FEA will continue to fight for what’s right for you, our members, and for our students. Please help us make sure our public schools are properly funded and that our students’ education is of paramount importance. You can do that by making sure we elect leaders to the Florida Legislature, the Cabinet and the Governor’s Office who will make the proper investment in our public schools and in our students’ future. We must vote out the leaders who believe that public schools are an investment opportunity for their corporate cronies. Our children’s education is too important.

Joanne M. McCall, Vice President

Florida Education Association


June 2, 2014                              Contact: Mark Pudlow  850.201.3223 or 850.508.9756

FEA: State budget doesn’t add up to a true investment in public schools

TALLAHASSEE – Florida Education Association (FEA) Andy Ford called the state’s record budget, signed today by Gov. Rick Scott, a lost opportunity to make a real investment in Florida’s public schools.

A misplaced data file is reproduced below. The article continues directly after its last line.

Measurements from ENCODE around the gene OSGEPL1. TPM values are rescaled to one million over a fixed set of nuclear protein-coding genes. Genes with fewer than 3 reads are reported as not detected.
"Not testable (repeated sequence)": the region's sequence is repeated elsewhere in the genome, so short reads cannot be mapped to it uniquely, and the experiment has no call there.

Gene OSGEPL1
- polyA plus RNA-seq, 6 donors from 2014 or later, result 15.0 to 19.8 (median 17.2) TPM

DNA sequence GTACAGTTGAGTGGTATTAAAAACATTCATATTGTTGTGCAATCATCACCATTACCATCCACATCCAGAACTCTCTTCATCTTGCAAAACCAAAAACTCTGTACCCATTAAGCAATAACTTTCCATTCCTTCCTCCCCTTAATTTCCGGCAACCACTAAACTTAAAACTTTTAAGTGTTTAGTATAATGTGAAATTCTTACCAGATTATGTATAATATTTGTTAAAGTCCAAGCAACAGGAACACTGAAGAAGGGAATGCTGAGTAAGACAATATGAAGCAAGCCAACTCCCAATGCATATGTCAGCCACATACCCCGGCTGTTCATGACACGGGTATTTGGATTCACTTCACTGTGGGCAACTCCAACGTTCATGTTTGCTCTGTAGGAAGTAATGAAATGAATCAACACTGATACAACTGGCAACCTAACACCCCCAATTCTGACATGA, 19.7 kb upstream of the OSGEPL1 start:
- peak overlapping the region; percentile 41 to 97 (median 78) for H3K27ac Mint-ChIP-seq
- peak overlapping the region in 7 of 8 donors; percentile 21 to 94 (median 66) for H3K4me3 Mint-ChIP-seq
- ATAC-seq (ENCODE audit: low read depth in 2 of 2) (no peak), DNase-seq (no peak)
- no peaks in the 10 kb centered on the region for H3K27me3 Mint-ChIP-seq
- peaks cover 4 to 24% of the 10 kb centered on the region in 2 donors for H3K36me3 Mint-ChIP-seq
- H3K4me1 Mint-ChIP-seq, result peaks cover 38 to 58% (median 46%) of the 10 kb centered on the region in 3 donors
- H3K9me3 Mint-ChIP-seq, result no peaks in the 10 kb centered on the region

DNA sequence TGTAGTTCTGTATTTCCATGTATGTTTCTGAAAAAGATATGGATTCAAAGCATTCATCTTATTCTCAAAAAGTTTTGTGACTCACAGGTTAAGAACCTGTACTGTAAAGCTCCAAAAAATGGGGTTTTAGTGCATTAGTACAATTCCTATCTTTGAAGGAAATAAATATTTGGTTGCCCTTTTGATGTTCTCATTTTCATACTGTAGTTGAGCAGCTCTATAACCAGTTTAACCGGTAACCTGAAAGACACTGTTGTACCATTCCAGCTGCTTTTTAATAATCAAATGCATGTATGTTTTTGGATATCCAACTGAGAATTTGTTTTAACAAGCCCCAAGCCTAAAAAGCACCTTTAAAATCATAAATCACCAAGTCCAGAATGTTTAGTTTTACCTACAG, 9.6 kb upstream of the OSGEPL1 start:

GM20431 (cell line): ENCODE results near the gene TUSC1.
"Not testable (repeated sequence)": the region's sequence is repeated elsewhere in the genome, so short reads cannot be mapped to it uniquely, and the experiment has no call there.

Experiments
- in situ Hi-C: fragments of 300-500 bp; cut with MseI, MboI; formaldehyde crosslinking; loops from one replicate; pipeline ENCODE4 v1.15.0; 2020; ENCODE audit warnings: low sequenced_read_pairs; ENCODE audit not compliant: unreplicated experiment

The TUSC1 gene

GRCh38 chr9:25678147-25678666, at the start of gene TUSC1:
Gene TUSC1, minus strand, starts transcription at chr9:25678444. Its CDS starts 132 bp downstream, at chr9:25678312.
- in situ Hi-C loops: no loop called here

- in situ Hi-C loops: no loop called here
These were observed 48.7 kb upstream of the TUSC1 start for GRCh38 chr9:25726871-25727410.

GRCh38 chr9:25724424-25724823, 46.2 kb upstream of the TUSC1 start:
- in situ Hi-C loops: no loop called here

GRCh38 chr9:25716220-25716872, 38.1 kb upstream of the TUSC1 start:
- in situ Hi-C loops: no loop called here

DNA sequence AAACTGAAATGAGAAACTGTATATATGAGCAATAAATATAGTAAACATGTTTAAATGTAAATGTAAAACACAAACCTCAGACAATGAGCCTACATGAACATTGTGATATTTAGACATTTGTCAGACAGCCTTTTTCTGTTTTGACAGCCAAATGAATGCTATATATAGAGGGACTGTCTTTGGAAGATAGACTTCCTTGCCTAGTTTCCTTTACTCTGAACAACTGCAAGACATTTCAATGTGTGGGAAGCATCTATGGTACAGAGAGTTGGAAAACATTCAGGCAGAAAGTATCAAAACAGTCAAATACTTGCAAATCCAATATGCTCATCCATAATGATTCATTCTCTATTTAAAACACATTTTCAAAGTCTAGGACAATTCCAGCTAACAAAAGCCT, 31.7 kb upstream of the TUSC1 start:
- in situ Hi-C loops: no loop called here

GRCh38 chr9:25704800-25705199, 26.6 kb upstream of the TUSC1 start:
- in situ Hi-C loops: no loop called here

“Yes, there was a modest increase in the budget for public schools. But we’re spending less per student than we spent in the 2007-2008 school year,” Ford said. “This Legislature found even more money for even more tax breaks for corporations, but schools still aren’t funded at the level they were seven years ago.”

Ford said that the recovering state economy presented an opportunity to make up for the drastic cuts made during the downturn and during Scott’s first year in office.
“For seven years we’ve been starving our schools despite the growth in the number of students we’re educating,” Ford said. “This budget represents a squandered opportunity for the governor and the Legislature to make a significant investment in Florida’s public school students.